For decades, we’ve been exposed to intoxicating professions of love from our favorite Hollywood stars. Aspiring to obtain the same of type of love that swept them off of their feet—or, resulted in them dashing from a line at the airport and breaking every traffic law just to swoop their love into their arms and kiss them passionately, we feel duped if this isn’t our experience. But have we been misled?
Like any other woman, I have fantasized about what it would be like to be on the receiving end of this type of love. In our culture, it’s common to hear things like, “I want someone who completes me!” or “I desire someone I can’t live without!” I’ve even been guilty in the past of saying “I love hard. I give all of myself. I just want someone who is willing to do the same!”
Let’s look at what these statements imply. They point to another person being assigned the role as the source of life for us, the source of our contentment and joy, the source of anything worth living for. Pretty dangerous territory we’re venturing into folks.
If you think about it, this type of love, or high, shall I say, is short-lived. Here are the reasons why:
- We’re doing relationship opposite a flawed human being who will undoubtedly fall short even in their best attempts.
- The more we’re fed, the more our appetite grows. Which means, what generated a sense of contentment in us yesterday won’t be good enough for us tomorrow.
A person who enters this kind of relationship equates love to happiness (or the attainment of something else strived for). When this foundation becomes shaky, it’s easy to then feel unloved.
Codependency is an excessive emotional or psychological reliance on a partner. If your life is hinged on how good or how bad your relationship is, it’s likely that you are codependent. While some characteristics of codependency can be very subtle, they are just as harmful. Here are the key symptoms of codependency:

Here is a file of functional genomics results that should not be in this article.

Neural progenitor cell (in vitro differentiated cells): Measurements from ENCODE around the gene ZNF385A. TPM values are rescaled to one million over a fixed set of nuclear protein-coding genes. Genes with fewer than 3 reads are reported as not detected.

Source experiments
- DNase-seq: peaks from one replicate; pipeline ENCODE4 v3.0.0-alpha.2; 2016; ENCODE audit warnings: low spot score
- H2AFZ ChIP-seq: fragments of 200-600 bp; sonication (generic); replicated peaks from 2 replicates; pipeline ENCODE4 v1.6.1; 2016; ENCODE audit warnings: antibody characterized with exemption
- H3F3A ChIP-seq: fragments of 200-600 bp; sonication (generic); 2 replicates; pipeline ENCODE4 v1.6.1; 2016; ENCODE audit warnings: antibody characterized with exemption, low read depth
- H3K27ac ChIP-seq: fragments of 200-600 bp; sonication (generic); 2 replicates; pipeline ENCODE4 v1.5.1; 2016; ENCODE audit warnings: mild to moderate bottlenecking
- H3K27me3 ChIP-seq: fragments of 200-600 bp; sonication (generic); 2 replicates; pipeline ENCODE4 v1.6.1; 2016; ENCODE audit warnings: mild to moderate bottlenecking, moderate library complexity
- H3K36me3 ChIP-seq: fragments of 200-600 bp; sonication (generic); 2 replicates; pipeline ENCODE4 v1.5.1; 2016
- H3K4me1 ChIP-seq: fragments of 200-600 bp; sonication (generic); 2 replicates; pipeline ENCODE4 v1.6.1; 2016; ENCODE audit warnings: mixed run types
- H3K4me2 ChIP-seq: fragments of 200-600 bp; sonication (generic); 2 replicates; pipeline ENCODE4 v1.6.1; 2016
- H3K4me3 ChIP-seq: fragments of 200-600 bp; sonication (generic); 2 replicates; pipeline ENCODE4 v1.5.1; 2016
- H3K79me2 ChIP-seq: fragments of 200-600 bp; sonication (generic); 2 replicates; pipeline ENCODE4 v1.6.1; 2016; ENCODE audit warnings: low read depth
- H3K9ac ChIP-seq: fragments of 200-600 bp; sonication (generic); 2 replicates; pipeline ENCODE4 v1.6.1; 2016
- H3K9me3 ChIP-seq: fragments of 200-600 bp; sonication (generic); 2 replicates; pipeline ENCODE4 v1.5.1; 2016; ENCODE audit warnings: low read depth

- An exaggerated sense of responsibility for the actions of others
- A tendency to try to rescue people
- A tendency to do more than your share, all of the time
- A tendency to become hurt when people don’t recognize your efforts
- An unhealthy dependence on relationships. A tendency to do anything to hold on to a relationship; to avoid the feeling of abandonment
- Intense shame and low self-esteem; struggle to feel good enough
- An extreme need for approval and recognition; people pleasing
- A sense of guilt when asserting yourself
- A compelling need to control others
- Lack of trust in self and/or others
- Fear of being abandoned or alone
- Difficulty identifying feelings
- Rigidity/difficulty adjusting to change
- Problems with intimacy/boundaries
- Poor communication skills
- Difficulty making decisions
- Tendency to obsess over other people and relationships
For the codependent, what constitutes love is extremely distorted. Frantic attempts to grab ahold of what seems to give the greatest promise of love, someone bitten by the codependency bug finds themselves in the same relationship over and over again with different co-stars.
This is not something I am talking about as an outsider. I was codependent for the better part of my life and still have moments where the behaviors rear their ugly head. A few of the things I have learned as I’ve tackled my own codependency:
- God is my source of life (man is not capable of filling this role)
- Love is not what I see in the movies; that is often times disguised or glamorized codependency
- I cannot require love or any other affection from my significant other
- Love is a choice and an action, not a feeling
- Rejection does not equal abandonment
- If it doesn’t feel right, don’t do it
- My love and trust of others is the result of my relationship with God
- Shame comes from the enemy (satan)
- Guilt can be a healthy component of growth (when it’s revealing a point of conviction)
- Guilt as a motivation to act is unhealthy
- My motives must align with God’s Word or His purposes for me
My prayer is that you do an honest assessment of yourself and the symptoms of codependency. If you weren’t aware prior to now, congratulations on identifying your unhealthy patterns. Please take the time to unravel the tangled web of codependency, do your research, and learn how to replace your behaviors with those that are healthier and more conducive to obtaining true joy and peace. This can be a challenging journey (believe me I know) but feel free to reach out if you need help getting started.
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